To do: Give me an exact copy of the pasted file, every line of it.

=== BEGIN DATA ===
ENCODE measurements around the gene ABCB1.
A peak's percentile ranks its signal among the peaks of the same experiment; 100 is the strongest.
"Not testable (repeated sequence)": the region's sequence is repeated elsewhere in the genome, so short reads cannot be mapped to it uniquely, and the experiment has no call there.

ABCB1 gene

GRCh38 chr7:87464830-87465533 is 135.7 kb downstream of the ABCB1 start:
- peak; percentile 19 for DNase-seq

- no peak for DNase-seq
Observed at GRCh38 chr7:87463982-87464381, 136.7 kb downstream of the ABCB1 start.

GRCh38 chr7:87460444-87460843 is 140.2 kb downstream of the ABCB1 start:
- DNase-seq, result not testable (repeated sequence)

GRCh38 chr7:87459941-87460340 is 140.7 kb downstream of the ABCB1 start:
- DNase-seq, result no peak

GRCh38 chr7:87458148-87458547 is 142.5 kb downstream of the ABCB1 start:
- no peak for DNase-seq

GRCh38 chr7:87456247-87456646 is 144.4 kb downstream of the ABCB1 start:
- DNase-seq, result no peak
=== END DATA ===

ENCODE measurements around the gene ABCB1.
A peak's percentile ranks its signal among the peaks of the same experiment; 100 is the strongest.
"Not testable (repeated sequence)": the region's sequence is repeated elsewhere in the genome, so short reads cannot be mapped to it uniquely, and the experiment has no call there.

ABCB1 gene

GRCh38 chr7:87464830-87465533 is 135.7 kb downstream of the ABCB1 start:
- peak; percentile 19 for DNase-seq

- no peak for DNase-seq
Observed at GRCh38 chr7:87463982-87464381, 136.7 kb downstream of the ABCB1 start.

GRCh38 chr7:87460444-87460843 is 140.2 kb downstream of the ABCB1 start:
- DNase-seq, result not testable (repeated sequence)

GRCh38 chr7:87459941-87460340 is 140.7 kb downstream of the ABCB1 start:
- DNase-seq, result no peak

GRCh38 chr7:87458148-87458547 is 142.5 kb downstream of the ABCB1 start:
- no peak for DNase-seq

GRCh38 chr7:87456247-87456646 is 144.4 kb downstream of the ABCB1 start:
- DNase-seq, result no peak